Volume 40 Number 96
                 Produced: Mon Oct 27  7:09:22 US/Eastern 2003

Subjects Discussed In This Issue: 

Largest Gathering
         [Carl Singer]
largest (regular) gathering in Jewish world today ?
         [Dani Wassner]
Path Station
         [Carl Singer]
Shidduch Alternatives (2)
         [Richard Schultz, Perry Zamek]
Shmini Atsereth & Simchath Toiroh
         [Perets Mett]
Silver Judaica
         [Steve Almansi]
Simchat Torah
         [Josh Backon]


From: Carl Singer <casinger@...>
Date: Sun, 26 Oct 2003 07:25:23 -0500
Subject: Largest Gathering

The last Siyum HaShas filled Madison Square Garden and many other arenas
(simulataneously) -- it was awesome dude :)

Last year's protest in Washington DC gathered tens of thousands of
people -- even if you don't count those such as my 78 year old Mother
whose bus arrived late and not having protectzia, had to stand outside
the fences for hours in the blazing sun while the VIPs sat on stage.

Carl Singer


From: Dani Wassner <dani@...>
Date: Sun, 26 Oct 2003 14:22:23 +0200
Subject: re: largest (regular) gathering in Jewish world today ?

I suspect that there are other regular and occassional very large

On Shavuot morning (for netz hachama- sunrise- minyanim)and on Yom
Yerushalayim there are always enormous crowds of Jews at the Kotel (I
would guess more than the 40,000 during birkat cohanim).

Speaking "irregularly", there have been demonstrations in Israel
attracting enormous crowds such as the original anti-Oslo protest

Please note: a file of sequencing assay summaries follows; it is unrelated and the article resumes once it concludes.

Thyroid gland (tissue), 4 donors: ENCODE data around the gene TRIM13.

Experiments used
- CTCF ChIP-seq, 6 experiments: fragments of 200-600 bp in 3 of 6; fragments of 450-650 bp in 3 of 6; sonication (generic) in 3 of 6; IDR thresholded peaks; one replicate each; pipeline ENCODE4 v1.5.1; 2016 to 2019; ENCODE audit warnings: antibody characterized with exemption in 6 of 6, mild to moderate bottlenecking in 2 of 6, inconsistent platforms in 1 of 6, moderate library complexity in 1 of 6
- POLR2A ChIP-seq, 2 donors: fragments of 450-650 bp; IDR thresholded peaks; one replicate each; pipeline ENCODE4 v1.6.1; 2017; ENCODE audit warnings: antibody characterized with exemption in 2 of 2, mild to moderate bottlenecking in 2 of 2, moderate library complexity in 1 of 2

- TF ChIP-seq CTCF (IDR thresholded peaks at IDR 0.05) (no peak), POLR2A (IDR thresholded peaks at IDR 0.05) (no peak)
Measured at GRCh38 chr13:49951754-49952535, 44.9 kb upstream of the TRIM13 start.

outside the PM's office (estimated at up to 400,000 people); the protest
against giving up the Golan in Kikar Rabin (250,000) and the anti-Barak
at Camp David protest in Kikar Rabin (300,000).

All a far cry from the 15,000 at Uman.

I would imagine you get more than 15,000 Jews at the average soccer
match in Israel.


From: Carl Singer <casinger@...>
Date: Sun, 26 Oct 2003 07:45:34 -0500
Subject: Path Station

> The PATH station at the World Trade Center site is scheduled to re-open
> in November.  Does anyone think there may be an issue of Tumas Meis and
> thus would it be a problem for a Kohain to utilize this station?

On the one hand one might address the mechanics of this situation --
akin to issue of driving down a street (such as parts of Passaic Avenue
or Dwasline Road in Clifton, NJ)  with a cemetery on each side, and
possibly overhanging trees.    Or a section of the Garden State Parkway
just south of Route 280 -- which cuts smack dab through the center of a
cemetery (are their overhead signs or bridges from cross streets

On the other hand  You'll pardon me if I sing an old refrain (and
perhaps a bit sharply) -- a Kohain concerned with this should contact
HIS Posek in order to make that determination.   What "anyone thinks" --
brings this into the wrong realm of how halachic matters should be
addressed!  A worse case scenario is some Rebbeim publicly permitting
while some publicly forbid.  Then we can question Plony Cohen when he
gets up to Dichun re: how he gets to work. 

Carl Singer


From: Richard Schultz <schultr@...>
Date: Sun, 26 Oct 2003 15:19:39 +0200
Subject: Shidduch Alternatives

In mail-jewish 40 #92, Leah Gordon writes:

	Suppose a woman gets to be 33, 34, whatever without being married. 
	Wouldn't it be a good idea for her to go ahead and have a baby anyway,
	so that she won't "miss out" on at least that much. . . .  To me, it